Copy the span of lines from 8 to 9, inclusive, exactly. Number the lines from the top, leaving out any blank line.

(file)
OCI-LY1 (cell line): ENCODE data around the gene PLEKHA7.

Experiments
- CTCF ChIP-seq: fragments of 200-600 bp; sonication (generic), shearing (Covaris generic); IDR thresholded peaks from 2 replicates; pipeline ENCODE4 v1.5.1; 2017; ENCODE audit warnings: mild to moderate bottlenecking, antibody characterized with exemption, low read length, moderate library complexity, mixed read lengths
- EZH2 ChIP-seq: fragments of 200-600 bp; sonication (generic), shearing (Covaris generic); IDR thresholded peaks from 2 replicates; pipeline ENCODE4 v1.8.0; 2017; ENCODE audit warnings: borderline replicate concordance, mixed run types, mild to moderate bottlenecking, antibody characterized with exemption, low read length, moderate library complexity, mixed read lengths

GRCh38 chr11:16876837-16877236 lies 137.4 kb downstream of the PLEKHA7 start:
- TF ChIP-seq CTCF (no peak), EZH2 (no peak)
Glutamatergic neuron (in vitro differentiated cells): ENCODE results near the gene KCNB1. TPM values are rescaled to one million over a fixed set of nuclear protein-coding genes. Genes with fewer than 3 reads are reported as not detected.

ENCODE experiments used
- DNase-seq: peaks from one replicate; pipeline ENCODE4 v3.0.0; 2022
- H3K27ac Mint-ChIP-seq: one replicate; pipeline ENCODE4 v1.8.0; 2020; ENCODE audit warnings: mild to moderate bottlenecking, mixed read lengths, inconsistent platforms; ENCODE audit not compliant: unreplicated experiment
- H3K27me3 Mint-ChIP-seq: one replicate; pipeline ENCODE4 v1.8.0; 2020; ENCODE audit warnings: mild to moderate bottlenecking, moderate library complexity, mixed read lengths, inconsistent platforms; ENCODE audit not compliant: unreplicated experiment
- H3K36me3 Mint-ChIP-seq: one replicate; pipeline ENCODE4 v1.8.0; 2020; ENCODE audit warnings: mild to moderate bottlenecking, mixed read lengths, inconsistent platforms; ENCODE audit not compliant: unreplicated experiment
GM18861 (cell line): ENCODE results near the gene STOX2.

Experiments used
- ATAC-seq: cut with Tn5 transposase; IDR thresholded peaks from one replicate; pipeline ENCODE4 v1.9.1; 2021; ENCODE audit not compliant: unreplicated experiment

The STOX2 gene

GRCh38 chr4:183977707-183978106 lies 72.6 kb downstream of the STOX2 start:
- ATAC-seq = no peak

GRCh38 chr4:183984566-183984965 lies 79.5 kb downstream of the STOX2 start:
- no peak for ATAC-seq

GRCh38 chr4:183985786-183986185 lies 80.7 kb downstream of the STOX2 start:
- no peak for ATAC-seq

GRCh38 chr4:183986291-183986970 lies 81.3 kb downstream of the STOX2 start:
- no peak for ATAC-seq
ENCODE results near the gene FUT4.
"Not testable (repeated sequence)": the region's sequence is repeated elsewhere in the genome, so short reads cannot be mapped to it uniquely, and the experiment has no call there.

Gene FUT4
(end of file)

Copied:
ENCODE experiments used
- DNase-seq: peaks from one replicate; pipeline ENCODE4 v3.0.0; 2022